Crowdfunding: 23 Unusual Ways it May be Applied
November 2009 was when Michael Migliozzi and Brian Flatow started a website called BuyaBeerCompany.com who’s lofty goal was to buy the ailing century old Pabst Blue Ribbon beer company. In less than two years, working to match the $300 million sale price, the pair attracted over 5 million investors pledging upwards of $280 million, with an average pledge of $40.
The SEC found out about the money raise and put a stop to it in Sept 2011. The problem? They hadn’t registered the offering with the SEC and they targeted unaccredited investors. These are two major no-nos in investment circles.
Because no money changed hands, only pledges, the two escaped charges, but the entire incident fueled the interest of some very prominent people who saw the potential for invigorating the cash-strapped startup and small business world where most new jobs get created. The concept of crowdfunding was born.
On November 3, the U.S. House of Representatives overwhelmingly passed H.R. 2930, a crowdfunding bill that will allow startups to offer and sell securities online. The Senate will likely vote on the bill in early 2012.
After eight decades of arguably the most restrictive rules for raising capital in the world, we are standing on the precipice of a new era for funding: crowdfunding. Here are 23 unusual ways in which the crowdfunding revolution could redefine the business to investor relationship.
First a Little Background
On the evening of Monday Jan 23, 2012 DaVinci Institute hosted a packed Night With A Futurist event as three experts took the stage to speak on the topic of crowdfunding. Brian Tsuchiya, Karl Dakin, and Steve Reaser all covered different aspects of the topic, but combined, painted an inspiring picture of how crowdfunding could unfold over the coming months.
Here are some of the highlights:
At the same time the Crowdfunding bill was being voted on in the House of Representatives, Senator Scott Brown of Massachusetts introduced a similar bill in the Senate which was referred to the Committee on Banking, Housing, and Urban Affairs.
There are four significant differences between the House and the Senate Bills so far and more changes may be coming:
- The Senate bill only permits the issuance of securities “through a crowdfunding intermediary”. Accordingly, startups would not be permitted to raise funds via social media sites like Facebook, Twitter or LinkedIn (as permitted under the House bill).
- Under the Senate bill, each investor is limited to investing up to $1,000 per year per company; the House bill permits an amount equal to the lesser of $10,000 or 10 percent of the investor’s annual income.
- Similar to the House bill, the Senate bill caps the total amount of capital that may be raised during any twelve-month period at $1 million; the House bill, however, raises the cap to $2 million if the issuer provides potential investors with audited financial statements.
- Finally, the Senate bill permits some form of registration by the State in which the company is organized and/or “any State in which purchasers of 50 percent or greater of the aggregate amount of the issue are…residents.” The House bill preempts State law and, accordingly, there is no State registration requirement.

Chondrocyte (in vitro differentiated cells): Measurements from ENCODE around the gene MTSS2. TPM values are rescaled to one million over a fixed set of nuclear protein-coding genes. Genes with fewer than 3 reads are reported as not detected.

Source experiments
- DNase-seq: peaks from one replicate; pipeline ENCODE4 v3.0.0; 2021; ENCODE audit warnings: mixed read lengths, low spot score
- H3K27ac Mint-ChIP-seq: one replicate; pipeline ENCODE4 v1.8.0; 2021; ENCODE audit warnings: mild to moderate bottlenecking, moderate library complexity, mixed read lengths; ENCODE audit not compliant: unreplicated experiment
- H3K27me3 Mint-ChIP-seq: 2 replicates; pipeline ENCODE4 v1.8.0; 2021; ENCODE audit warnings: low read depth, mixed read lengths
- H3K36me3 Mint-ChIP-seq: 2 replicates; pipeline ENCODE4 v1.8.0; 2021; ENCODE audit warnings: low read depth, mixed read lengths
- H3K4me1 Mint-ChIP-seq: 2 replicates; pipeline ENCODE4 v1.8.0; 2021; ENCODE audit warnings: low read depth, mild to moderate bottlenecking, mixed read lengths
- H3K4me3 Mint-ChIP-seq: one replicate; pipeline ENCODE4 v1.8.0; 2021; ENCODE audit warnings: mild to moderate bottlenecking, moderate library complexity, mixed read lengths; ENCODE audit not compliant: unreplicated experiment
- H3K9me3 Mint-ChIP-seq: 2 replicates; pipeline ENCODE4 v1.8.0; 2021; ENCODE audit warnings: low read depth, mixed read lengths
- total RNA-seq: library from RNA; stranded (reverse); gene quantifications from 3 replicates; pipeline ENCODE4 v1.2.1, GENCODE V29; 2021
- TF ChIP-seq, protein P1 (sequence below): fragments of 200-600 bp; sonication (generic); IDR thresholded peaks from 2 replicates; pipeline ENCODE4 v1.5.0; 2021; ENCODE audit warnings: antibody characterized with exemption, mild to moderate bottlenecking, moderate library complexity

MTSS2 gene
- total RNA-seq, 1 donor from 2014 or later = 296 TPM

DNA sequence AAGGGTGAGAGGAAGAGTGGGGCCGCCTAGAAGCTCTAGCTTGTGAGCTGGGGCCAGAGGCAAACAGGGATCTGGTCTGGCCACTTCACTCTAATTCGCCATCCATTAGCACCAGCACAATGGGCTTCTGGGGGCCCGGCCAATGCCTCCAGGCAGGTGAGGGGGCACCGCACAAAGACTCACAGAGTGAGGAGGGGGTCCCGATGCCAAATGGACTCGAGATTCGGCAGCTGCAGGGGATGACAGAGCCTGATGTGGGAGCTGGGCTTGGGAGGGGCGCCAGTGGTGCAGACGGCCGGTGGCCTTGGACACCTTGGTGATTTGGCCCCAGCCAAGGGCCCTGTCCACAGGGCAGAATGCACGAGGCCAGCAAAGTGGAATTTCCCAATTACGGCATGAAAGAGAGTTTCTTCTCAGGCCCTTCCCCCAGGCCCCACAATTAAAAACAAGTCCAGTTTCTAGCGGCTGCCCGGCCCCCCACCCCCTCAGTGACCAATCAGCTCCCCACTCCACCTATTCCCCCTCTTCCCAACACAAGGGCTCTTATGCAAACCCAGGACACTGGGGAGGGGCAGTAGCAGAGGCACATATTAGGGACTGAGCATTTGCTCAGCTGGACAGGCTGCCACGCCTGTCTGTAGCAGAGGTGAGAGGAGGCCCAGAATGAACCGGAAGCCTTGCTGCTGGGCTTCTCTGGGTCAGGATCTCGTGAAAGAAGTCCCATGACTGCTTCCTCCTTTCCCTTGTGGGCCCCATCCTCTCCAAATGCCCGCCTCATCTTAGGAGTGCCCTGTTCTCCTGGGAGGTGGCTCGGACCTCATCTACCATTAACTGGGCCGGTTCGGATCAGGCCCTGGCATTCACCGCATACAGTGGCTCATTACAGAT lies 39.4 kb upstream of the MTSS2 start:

Opposition groups are forming with the North American Securities Administrators Association (NASAA), a trade group for state regulators lobbying very hard against the House Bill to prevent the preemption of State law and to reduce the maximum investment amount per investor.
The topic of fraud has also been touted by the opposition, and while fraud is a legitimate concern and there probably will be cases of it, that concern is disproportionately small compared to the benefits crowdfunding will ultimately create.
Remember, people had similar concerns about e-commerce when it first debuted, but those fears have since been allayed. Crowd-funding won’t replace venture capital, angel investing or bank lending, nor should it. They encompass a substantially different model and mindset for raising funds.
Popular websites like Kickstarter and IndieGoGo have already shown the power, possibilities and vitality of crowdfunding. In these models, people request funds online from strangers to back specific projects such as a new invention, filming for a movie, or a cupcake delivery truck. What makes these allowable and legal under the current regulations is that those who pledge money can only receive perks and products like T-shirts, DVDs, or posters in exchange, not actual equity shares.
Lending websites like Prosper.com are another facet in understanding the funding puzzle. They facilitate person-to-person loans. People ask to borrow money for anything from plastic surgery to starting a company and offer a fixed interest rate in return. But again, equity stakes are not allowed.
Speaking recently at an event titled “Silicon Valley comes to Oxford,” Reid Hoffman, the LinkedIn founder and serial investor, said many startups seeking investment money still don’t properly think through where they fit in to the markets they aim to penetrate. Incorrect sizing of the commercial opportunity and the company’s competitive circumstances are still widespread barriers that fund raising amplifies.